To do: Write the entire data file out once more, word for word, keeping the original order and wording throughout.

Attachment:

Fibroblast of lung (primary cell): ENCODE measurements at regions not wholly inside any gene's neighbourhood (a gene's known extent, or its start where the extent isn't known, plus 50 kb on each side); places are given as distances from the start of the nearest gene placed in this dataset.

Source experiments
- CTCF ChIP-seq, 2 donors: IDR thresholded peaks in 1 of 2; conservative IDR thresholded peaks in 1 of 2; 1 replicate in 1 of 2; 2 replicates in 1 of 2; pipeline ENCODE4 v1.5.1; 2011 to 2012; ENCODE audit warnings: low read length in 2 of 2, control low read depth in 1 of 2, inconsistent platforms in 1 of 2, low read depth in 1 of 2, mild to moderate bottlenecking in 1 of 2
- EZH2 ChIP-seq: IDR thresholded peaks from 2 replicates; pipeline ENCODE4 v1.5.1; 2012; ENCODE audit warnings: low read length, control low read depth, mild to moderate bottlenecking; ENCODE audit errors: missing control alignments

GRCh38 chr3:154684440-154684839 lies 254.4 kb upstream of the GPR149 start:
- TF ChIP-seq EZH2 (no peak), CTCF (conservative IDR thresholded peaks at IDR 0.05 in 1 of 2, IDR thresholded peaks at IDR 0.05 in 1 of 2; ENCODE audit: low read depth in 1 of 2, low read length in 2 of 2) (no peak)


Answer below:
Fibroblast of lung (primary cell): ENCODE measurements at regions not wholly inside any gene's neighbourhood (a gene's known extent, or its start where the extent isn't known, plus 50 kb on each side); places are given as distances from the start of the nearest gene placed in this dataset.

Source experiments
- CTCF ChIP-seq, 2 donors: IDR thresholded peaks in 1 of 2; conservative IDR thresholded peaks in 1 of 2; 1 replicate in 1 of 2; 2 replicates in 1 of 2; pipeline ENCODE4 v1.5.1; 2011 to 2012; ENCODE audit warnings: low read length in 2 of 2, control low read depth in 1 of 2, inconsistent platforms in 1 of 2, low read depth in 1 of 2, mild to moderate bottlenecking in 1 of 2
- EZH2 ChIP-seq: IDR thresholded peaks from 2 replicates; pipeline ENCODE4 v1.5.1; 2012; ENCODE audit warnings: low read length, control low read depth, mild to moderate bottlenecking; ENCODE audit errors: missing control alignments

GRCh38 chr3:154684440-154684839 lies 254.4 kb upstream of the GPR149 start:
- TF ChIP-seq EZH2 (no peak), CTCF (conservative IDR thresholded peaks at IDR 0.05 in 1 of 2, IDR thresholded peaks at IDR 0.05 in 1 of 2; ENCODE audit: low read depth in 1 of 2, low read length in 2 of 2) (no peak)